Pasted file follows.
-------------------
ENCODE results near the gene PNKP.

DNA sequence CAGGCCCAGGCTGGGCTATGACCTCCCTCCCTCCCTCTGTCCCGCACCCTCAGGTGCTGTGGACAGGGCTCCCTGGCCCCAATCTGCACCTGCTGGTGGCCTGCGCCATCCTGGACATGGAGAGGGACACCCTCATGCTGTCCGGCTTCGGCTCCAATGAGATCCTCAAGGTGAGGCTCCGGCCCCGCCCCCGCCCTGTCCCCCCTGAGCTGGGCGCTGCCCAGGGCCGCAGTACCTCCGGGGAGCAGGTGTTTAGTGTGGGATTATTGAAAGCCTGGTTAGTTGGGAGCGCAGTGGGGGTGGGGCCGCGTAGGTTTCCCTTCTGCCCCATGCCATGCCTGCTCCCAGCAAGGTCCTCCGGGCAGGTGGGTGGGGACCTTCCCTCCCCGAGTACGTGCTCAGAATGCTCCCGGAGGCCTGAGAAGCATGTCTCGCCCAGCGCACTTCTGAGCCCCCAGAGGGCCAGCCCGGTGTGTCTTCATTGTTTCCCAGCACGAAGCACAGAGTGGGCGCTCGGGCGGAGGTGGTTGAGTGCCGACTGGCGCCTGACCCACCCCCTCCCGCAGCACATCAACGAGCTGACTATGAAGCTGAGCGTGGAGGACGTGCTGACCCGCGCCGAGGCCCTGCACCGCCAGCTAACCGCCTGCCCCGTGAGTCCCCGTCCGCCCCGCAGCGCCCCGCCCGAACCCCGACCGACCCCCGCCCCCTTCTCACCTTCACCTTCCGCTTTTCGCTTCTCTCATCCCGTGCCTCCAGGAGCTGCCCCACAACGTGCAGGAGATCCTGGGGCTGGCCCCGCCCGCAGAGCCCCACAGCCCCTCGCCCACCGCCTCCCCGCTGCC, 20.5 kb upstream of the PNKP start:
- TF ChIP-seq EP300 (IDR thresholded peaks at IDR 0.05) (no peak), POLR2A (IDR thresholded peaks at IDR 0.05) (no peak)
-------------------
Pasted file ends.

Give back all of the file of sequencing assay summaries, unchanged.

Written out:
ENCODE results near the gene PNKP.

DNA sequence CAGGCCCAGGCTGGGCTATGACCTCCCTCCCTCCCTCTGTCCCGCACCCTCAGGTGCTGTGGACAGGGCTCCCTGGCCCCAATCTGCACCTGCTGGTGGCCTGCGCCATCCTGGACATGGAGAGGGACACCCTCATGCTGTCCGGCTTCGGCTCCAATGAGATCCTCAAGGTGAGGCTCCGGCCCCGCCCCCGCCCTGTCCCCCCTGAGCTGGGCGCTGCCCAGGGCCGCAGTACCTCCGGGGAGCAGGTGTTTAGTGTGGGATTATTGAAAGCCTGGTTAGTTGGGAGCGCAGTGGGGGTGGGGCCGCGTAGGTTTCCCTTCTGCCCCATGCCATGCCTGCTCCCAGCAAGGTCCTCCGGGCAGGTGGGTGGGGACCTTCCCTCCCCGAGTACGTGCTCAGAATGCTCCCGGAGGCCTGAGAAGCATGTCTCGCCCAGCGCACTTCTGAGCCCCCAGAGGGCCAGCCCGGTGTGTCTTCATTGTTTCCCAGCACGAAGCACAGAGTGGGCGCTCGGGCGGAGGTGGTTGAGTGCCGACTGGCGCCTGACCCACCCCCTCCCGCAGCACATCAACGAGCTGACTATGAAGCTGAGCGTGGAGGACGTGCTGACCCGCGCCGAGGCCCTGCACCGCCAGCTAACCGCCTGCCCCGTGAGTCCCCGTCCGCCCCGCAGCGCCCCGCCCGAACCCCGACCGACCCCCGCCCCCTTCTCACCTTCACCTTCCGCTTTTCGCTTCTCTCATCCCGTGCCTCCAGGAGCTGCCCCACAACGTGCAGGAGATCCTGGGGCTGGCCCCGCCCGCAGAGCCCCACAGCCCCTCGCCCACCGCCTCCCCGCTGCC, 20.5 kb upstream of the PNKP start:
- TF ChIP-seq EP300 (IDR thresholded peaks at IDR 0.05) (no peak), POLR2A (IDR thresholded peaks at IDR 0.05) (no peak)